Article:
May 27, 2022 12:45 PM EDT

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Washington, DC 20549





Kinder Morgan, Inc.
(Exact name of registrant as specified in its charter)


(State or other jurisdiction of
incorporation or organization)
Commission File Number
(I.R.S. Employer
Identification No.)
1001 Louisiana Street, Suite 1000, Houston, Texas 77002
(Address of principal executive offices)

Catherine James
(713) 369-9000
(Name and telephone number, including area code, of the person to contact in connection with this report.)


Check the appropriate box to indicate the rule pursuant to which this form is being filed, and provide the period to which the information in this form applies:

Rule 13p-1 under the Securities Exchange Act (17 CFR 240.13p-1) for the reporting period from January 1 to December 31, 2021.


A copy of the attached Conflict Minerals Report in accordance with Rule 12b-12 (17 CFR 240.12b-12) may be found on our website at:

Item 2.01    EXHIBITS


Pursuant to the requirements of Section 13 or 15(d) of the Securities Exchange Act of 1934, the Registrant has duly caused this report to be signed on its behalf by the undersigned, thereunto duly authorized.


Dated: May 27, 2022By:/s/ David P. Michels
David P. Michels
Vice President and Chief Financial Officer

Exhibit 1.01
2021 Kinder Morgan Conflict Minerals Report


Unless the context otherwise requires, references to “we,” “us,” “our,” or “KMI” mean Kinder Morgan, Inc. and our consolidated subsidiaries.

Conflict minerals:
Cassiterite, columbite-tantalite (coltan), gold, wolframite or their derivatives, which are limited to tantalum, tin, and tungsten
Conflict minerals rules:
The final conflict minerals reporting rules adopted by the SEC in accordance with Section 1502 of the Dodd-Frank Wall Street Reform and Consumer Protection Act of 2010
The Democratic Republic of Congo and adjoining countries
Organization for Economic Cooperation and Development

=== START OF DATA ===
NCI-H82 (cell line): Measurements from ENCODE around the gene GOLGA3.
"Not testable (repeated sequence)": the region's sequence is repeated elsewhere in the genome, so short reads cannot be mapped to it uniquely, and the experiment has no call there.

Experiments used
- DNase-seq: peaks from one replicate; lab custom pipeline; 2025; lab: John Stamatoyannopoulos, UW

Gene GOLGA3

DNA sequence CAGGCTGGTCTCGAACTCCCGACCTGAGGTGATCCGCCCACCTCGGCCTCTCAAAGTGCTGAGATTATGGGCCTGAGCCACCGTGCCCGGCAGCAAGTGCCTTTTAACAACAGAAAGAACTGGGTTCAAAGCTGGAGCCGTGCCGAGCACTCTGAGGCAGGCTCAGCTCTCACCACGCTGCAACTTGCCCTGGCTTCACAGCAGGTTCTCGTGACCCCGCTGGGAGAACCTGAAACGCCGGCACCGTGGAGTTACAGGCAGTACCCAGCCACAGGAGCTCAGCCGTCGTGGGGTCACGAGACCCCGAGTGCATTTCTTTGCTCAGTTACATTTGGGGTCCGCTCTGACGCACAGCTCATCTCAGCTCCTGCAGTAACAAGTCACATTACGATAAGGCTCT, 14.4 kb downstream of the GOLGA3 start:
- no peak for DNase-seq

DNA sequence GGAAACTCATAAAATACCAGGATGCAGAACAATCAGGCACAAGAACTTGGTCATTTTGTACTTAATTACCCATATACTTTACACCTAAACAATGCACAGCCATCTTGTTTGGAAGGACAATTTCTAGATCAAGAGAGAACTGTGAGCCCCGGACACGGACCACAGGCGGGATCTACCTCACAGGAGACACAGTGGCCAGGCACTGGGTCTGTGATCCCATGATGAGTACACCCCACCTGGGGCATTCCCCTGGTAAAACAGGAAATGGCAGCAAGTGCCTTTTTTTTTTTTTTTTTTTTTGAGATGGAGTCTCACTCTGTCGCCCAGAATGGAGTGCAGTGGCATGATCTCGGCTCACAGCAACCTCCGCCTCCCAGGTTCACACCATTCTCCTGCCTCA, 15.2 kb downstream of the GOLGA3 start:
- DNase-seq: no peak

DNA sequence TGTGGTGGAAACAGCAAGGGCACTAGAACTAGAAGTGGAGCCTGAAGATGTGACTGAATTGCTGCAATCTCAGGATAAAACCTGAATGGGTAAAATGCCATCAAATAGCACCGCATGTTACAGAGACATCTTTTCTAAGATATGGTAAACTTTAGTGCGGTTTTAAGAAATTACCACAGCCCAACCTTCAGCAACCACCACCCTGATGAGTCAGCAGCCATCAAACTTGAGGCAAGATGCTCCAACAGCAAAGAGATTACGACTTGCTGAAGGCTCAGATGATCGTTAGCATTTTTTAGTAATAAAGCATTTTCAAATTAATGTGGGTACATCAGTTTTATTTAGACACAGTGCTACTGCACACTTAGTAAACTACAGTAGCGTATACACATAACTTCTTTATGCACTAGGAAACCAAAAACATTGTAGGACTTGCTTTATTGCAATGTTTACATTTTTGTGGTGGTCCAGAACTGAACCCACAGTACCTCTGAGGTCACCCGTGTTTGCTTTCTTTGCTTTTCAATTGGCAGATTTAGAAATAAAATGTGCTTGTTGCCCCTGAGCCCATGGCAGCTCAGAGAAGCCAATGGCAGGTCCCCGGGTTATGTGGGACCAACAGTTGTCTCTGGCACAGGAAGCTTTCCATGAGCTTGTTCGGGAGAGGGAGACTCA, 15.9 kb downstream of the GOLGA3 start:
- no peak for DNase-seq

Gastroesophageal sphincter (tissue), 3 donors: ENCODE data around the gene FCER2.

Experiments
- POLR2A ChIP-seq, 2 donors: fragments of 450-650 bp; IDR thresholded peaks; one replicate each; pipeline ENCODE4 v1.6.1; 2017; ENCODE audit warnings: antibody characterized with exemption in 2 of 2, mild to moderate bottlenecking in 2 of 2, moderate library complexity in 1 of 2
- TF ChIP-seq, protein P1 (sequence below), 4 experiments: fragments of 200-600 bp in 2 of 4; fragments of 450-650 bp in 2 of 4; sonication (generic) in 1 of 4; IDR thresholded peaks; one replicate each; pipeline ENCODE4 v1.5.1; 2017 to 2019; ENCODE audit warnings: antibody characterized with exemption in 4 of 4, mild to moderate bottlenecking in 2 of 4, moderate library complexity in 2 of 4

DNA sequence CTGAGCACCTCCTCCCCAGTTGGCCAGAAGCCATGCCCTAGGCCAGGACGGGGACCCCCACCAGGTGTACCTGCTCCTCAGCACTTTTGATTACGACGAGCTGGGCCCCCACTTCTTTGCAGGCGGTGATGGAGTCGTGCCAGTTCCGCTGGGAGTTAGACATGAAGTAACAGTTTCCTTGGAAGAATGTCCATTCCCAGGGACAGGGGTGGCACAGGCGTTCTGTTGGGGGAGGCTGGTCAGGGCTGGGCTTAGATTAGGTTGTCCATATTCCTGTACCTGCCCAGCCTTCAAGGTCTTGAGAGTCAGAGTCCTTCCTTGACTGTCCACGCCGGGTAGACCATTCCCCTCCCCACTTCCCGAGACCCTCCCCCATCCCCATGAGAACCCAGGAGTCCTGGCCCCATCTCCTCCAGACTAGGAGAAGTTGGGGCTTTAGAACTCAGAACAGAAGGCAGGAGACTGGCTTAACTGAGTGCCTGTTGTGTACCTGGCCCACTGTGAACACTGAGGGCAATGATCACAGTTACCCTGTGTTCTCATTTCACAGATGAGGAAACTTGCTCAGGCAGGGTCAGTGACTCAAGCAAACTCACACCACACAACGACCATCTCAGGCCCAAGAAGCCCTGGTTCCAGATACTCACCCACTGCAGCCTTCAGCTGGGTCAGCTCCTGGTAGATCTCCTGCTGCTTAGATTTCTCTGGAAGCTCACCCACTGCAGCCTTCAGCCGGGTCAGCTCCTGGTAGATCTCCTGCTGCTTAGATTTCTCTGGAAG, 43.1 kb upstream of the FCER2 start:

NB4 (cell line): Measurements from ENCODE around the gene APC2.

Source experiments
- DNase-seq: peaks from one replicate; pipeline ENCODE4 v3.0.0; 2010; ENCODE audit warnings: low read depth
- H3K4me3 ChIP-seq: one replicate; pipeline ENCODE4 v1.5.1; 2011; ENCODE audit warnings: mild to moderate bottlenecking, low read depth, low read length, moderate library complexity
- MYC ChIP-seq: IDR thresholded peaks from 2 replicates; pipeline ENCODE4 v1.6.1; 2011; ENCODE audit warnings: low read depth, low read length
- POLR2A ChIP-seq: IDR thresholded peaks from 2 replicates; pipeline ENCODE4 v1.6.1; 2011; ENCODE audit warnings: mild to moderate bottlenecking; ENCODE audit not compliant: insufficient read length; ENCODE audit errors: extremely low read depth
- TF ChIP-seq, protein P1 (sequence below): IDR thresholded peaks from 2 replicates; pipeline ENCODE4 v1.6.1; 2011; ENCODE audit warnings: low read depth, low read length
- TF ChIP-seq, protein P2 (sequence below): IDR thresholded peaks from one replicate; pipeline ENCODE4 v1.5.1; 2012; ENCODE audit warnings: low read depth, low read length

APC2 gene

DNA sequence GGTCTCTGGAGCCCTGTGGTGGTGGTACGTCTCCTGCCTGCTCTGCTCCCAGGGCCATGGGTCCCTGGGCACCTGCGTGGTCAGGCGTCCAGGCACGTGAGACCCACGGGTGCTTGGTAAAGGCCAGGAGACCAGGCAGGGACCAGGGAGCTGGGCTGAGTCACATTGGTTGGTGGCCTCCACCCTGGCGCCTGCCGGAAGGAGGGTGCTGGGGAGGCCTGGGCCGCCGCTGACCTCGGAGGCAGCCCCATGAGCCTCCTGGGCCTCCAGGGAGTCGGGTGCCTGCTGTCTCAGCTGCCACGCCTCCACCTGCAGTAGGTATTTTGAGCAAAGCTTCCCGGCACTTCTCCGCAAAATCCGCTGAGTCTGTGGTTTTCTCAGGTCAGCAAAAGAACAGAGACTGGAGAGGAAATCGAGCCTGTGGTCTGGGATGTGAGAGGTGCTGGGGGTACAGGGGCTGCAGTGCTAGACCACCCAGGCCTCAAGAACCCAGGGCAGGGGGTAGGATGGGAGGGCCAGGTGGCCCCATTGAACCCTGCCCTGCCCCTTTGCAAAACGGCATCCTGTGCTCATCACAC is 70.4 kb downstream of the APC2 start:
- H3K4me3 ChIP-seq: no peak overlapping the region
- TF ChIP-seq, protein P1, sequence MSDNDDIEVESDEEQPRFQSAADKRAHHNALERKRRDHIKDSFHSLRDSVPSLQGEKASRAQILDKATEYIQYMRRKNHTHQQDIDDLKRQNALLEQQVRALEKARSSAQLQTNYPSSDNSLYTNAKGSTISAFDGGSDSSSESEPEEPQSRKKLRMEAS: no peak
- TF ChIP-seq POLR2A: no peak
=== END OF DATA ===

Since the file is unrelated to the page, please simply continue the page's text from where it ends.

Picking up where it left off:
The Responsible Minerals Initiative (previously The Electronic Industry Citizenship Coalition (EICC) and Global e-Sustainability Initiative (GeSI) Conflict-Free Sourcing Initiative)
Smelters or refiners in whose facilities conflict minerals are processed

Reasonable country of origin inquiry to determine whether we have reason to believe that conflict minerals originated from the DRC

Businesses Potentially Subject to the Conflict Minerals Rules

We are one of the largest energy infrastructure companies in North America. As of the date of this report, we own an interest in or operate approximately 83,000 miles of pipelines, 141 terminals and 700 billion cubic feet of working natural gas storage capacity. Our pipelines transport natural gas, renewable fuels, refined petroleum products, crude oil, condensate, CO2 and other products, and our terminals store and handle various commodities including gasoline, diesel fuel, chemicals, biodiesel, renewable fuels, metals and petroleum coke.

Less than 0.1% of our revenue for 2021 was generated by manufacturing operations. We had one consolidated subsidiary that manufactured or contracted to manufacture products for sale to customers during the year. Although this subsidiary’s revenues are inconsequential to our business, any amount of manufacturing revenues means we must comply with applicable conflict minerals rules.